For smaller and more typically sized efforts, the opportunity assessment is usually sufficient. But when embarking on a somewhat larger effort, there may in fact be multiple reasons, several customer problems to be solved, or business objectives to be tackled. To communicate the value effectively, it may take more than the four questions listed in the previous chapter.
A typical example of an effort of this size would be a redesign. There are likely several objectives in the redesign, and maybe it is intended to both improve the experience for current customers and perform better for new customers.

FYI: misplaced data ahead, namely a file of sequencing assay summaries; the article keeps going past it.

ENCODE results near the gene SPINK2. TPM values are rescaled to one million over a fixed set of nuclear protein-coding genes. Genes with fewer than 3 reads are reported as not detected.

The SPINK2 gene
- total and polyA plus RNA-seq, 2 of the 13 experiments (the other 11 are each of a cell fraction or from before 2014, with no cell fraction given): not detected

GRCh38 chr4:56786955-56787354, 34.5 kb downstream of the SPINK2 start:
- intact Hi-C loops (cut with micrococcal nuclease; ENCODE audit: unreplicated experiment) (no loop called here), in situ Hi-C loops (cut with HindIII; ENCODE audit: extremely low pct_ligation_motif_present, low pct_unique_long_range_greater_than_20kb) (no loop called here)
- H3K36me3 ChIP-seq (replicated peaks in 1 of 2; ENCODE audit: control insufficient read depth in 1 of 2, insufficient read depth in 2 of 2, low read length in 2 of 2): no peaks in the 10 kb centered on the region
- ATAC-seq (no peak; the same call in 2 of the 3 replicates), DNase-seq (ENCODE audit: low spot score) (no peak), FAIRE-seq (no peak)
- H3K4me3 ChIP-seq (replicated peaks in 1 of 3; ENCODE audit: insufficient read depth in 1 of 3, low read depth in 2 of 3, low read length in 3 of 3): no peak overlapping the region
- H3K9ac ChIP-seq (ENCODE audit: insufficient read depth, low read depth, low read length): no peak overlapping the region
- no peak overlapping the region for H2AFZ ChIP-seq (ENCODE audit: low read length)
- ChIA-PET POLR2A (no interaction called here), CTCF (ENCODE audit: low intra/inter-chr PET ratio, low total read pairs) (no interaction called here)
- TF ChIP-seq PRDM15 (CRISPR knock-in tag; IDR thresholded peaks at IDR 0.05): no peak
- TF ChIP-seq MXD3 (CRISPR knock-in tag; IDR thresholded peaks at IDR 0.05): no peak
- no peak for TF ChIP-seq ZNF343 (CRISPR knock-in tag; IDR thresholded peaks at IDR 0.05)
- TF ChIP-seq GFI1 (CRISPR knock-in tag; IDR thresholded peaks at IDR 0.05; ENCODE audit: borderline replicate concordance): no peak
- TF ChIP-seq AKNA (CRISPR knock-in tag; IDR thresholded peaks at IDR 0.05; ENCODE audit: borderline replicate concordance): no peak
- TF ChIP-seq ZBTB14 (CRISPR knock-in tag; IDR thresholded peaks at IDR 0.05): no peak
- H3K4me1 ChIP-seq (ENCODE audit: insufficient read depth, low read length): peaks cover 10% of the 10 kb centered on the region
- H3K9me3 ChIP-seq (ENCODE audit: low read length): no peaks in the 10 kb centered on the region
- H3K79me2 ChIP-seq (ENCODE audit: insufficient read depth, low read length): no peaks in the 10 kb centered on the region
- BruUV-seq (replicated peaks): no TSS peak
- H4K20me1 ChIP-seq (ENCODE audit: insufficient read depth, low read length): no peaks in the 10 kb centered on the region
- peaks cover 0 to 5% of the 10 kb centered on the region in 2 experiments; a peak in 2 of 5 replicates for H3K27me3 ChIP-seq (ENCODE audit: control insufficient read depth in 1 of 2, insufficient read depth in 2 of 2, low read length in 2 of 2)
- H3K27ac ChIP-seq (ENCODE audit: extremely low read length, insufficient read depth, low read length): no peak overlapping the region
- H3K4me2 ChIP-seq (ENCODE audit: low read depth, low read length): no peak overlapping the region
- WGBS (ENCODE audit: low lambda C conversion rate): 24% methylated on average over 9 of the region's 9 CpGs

One of my favorite technology‐powered product companies is Amazon. They have consistently innovated—including several truly disruptive innovations—and have shown they can continue to do this at scale. In my view, there are many reasons for this ongoing product success, from leadership, to talent, to culture, and especially to their sincere passion for taking care of customers. But there are a few techniques that are central to how Amazon builds product, and one of them is referred to as the working backward process, where you start the effort with a pretend press release.
The idea is that the product manager frames the work ahead of the team by writing an imagined press release of what ...